Twelf also allows direct management of the signature by loading individual files. This is generally not recommended because successive declarations simply accumulate in the global signature which may lead to unexpected behavior. The relevant function calls are
Twelf.reset (); Twelf.loadFile "file";
Twelf.reset () resets the current global signature to
be empty and
Twelf.readFile "file" loads the given
file whose name is interpreted relative to the current working
Caution: Reading a file twice will not replace the declarations
of the first pass by the second, but simply add them to the current
signature. If names are reused, old declarations will be shadowed, but
they are still in the global signature and might be used in the search
for a solution to a query or in theorem proving, leading to unexpected
behavior. When in doubt, use configurations (see section 10.1 Configurations) or
Various flags and parameters can be used to modify the behavior of Twelf and the messages it issues. They are given below with the assignment of the default value.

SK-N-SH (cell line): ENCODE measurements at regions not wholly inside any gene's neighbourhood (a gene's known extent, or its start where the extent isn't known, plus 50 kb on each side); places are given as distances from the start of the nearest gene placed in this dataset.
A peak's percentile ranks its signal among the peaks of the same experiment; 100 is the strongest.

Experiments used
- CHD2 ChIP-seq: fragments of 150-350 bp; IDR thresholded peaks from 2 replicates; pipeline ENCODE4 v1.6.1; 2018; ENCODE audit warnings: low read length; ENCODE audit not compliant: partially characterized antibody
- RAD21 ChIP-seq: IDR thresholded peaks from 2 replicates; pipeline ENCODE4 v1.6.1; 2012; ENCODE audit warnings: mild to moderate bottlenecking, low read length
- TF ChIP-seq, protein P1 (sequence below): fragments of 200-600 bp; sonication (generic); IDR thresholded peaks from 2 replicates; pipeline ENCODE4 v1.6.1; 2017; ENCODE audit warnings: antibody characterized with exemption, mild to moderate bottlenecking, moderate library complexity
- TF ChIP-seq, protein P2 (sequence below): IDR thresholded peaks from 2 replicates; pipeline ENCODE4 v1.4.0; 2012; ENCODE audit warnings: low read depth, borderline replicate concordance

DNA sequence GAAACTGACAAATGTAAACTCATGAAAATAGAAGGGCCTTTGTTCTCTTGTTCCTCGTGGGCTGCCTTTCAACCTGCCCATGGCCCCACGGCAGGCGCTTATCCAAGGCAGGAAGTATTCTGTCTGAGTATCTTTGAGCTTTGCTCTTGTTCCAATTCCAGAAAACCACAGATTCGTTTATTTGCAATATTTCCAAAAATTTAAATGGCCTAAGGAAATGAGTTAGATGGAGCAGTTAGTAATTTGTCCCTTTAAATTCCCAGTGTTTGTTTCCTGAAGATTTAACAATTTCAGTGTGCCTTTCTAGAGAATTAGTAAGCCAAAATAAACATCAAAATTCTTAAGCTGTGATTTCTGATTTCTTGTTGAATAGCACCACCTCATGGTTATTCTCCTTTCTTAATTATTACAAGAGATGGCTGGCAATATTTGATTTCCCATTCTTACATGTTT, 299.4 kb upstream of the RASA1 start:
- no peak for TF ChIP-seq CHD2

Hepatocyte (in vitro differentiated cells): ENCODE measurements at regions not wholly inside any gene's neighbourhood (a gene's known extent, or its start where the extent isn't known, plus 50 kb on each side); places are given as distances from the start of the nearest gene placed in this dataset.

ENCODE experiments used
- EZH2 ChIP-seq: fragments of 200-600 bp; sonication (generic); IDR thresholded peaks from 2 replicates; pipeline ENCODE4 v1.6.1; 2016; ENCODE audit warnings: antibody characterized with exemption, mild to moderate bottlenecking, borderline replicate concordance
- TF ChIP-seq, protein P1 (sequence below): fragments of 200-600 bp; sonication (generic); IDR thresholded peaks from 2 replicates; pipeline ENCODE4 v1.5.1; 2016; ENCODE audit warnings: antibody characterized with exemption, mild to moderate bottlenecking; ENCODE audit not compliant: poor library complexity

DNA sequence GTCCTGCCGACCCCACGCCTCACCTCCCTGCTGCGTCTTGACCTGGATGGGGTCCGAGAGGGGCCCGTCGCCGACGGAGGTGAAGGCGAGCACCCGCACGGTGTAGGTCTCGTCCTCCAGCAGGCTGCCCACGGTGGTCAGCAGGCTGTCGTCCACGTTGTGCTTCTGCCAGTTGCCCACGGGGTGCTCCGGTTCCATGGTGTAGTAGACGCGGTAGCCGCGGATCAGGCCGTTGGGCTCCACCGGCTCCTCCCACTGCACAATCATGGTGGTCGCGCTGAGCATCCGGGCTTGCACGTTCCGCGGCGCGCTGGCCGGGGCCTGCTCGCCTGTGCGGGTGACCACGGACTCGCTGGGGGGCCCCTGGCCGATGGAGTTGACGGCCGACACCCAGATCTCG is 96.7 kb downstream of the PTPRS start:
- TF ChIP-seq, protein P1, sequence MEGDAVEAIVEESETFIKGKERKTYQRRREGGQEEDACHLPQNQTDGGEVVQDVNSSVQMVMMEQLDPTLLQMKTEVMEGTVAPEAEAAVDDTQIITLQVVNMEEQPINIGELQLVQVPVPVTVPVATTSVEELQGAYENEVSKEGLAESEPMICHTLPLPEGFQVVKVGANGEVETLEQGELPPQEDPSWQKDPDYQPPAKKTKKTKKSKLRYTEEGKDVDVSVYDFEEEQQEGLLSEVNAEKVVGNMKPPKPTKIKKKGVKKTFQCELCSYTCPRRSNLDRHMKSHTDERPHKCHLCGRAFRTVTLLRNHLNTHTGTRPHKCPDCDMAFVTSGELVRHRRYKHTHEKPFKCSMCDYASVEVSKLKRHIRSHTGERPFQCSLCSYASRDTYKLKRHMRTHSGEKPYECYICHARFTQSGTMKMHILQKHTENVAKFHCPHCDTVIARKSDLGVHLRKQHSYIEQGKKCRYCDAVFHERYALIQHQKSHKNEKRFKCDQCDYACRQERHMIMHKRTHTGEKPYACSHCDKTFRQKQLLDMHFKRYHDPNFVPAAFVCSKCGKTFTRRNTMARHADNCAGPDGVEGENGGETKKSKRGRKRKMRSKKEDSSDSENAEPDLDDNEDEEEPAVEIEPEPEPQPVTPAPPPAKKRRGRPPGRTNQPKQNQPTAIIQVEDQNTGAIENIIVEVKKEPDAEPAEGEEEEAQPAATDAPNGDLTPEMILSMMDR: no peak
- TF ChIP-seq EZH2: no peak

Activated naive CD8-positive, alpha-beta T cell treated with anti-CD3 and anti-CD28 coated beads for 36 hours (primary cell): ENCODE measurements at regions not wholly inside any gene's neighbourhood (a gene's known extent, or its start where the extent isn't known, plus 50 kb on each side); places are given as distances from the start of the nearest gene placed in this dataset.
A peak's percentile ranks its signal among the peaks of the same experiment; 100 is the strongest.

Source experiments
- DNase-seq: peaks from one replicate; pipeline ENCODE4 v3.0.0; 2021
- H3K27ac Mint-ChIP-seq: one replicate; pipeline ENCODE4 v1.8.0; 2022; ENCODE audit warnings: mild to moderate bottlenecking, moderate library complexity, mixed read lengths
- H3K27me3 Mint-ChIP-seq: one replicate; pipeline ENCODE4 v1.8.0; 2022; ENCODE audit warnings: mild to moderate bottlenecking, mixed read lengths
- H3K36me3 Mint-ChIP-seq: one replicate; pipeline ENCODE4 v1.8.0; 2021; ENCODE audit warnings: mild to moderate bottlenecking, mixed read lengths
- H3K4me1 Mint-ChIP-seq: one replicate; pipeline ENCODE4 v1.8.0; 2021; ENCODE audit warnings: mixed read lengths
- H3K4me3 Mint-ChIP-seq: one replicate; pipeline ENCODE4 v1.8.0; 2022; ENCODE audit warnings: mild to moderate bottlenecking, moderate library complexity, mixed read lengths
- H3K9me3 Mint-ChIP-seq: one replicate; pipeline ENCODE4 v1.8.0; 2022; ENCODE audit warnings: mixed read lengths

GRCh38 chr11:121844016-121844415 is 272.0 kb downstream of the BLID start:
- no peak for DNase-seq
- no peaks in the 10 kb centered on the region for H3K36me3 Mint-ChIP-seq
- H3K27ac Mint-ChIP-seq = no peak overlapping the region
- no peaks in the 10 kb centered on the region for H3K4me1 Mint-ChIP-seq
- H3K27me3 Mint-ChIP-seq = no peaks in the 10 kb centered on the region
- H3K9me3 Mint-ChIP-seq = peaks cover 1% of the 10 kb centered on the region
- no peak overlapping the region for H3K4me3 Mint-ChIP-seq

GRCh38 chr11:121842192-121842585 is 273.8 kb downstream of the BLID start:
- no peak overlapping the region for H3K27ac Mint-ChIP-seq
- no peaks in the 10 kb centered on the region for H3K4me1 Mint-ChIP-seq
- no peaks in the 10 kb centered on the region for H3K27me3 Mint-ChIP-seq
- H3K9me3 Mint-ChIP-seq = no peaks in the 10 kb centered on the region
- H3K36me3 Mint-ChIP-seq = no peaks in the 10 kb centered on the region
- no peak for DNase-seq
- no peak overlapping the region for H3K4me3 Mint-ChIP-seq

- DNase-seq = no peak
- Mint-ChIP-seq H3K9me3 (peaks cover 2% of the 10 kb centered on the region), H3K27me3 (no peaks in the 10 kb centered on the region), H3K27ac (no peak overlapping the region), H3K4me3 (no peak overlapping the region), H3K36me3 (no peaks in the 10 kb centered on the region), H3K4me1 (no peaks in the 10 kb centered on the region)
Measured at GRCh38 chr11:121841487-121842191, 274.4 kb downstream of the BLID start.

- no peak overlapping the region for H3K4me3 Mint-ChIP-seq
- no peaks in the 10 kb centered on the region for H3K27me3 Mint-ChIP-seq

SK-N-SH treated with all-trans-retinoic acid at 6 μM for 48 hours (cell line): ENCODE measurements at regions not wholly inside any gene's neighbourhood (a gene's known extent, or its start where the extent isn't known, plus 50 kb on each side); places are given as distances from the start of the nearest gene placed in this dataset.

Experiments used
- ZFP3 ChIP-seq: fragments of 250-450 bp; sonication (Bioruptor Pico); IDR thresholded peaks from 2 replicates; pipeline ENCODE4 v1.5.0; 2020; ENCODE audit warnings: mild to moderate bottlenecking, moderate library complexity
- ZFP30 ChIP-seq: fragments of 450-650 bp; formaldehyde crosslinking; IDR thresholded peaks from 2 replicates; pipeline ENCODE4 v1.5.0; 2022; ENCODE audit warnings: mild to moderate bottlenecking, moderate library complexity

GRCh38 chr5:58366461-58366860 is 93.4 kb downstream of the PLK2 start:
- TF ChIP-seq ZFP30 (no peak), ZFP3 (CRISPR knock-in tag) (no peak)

Twelf.chatter := 3;
Twelf.doubleCheck := false;
true, each declaration is checked again for type correctness after type reconstruction. This is expensive and useful only for your peace of mind, since type checking is significantly simpler than type reconstruction.
Twelf.unsafe := false;
trueit will allow the
%assertdeclaration to assert theorems without proof.
Twelf.Print.implicit := false;
true, implicit arguments (normally elided) are printed. Sometimes this is useful to track particularly baffling errors.
Twelf.Print.depth := NONE;
SOME(d)then terms deeper than level
dare printed as `%%'.
Twelf.Print.length := NONE;
SOME(l)then argument lists longer than
lare truncated with `...'.
Twelf.Print.indent := 3;
Twelf.Print.width := 80;
Twelf.Trace.detail := 1;
Twelf.Prover.strategy := Twelf.Prover.FRS;
S=Splitting. Can also be
Twelf.Prover.maxSplit := 2;
0will prohibit proof by cases.
Twelf.Prover.maxRecurse := 10;
Twelf provides two ways to print the current global signature.
Twelf.Print.sgn (); Twelf.Print.prog ();
The first prints the signature, using only forward arrows
second will print the signature interpreted as a logic programming using
<-. Depending on your goals, one or the other
might be easier to use.
Output can also be generated in TeX format. The necessary library files can be found in the `tex/' subdirectory of the distribution. To print the current signature using TeX format, use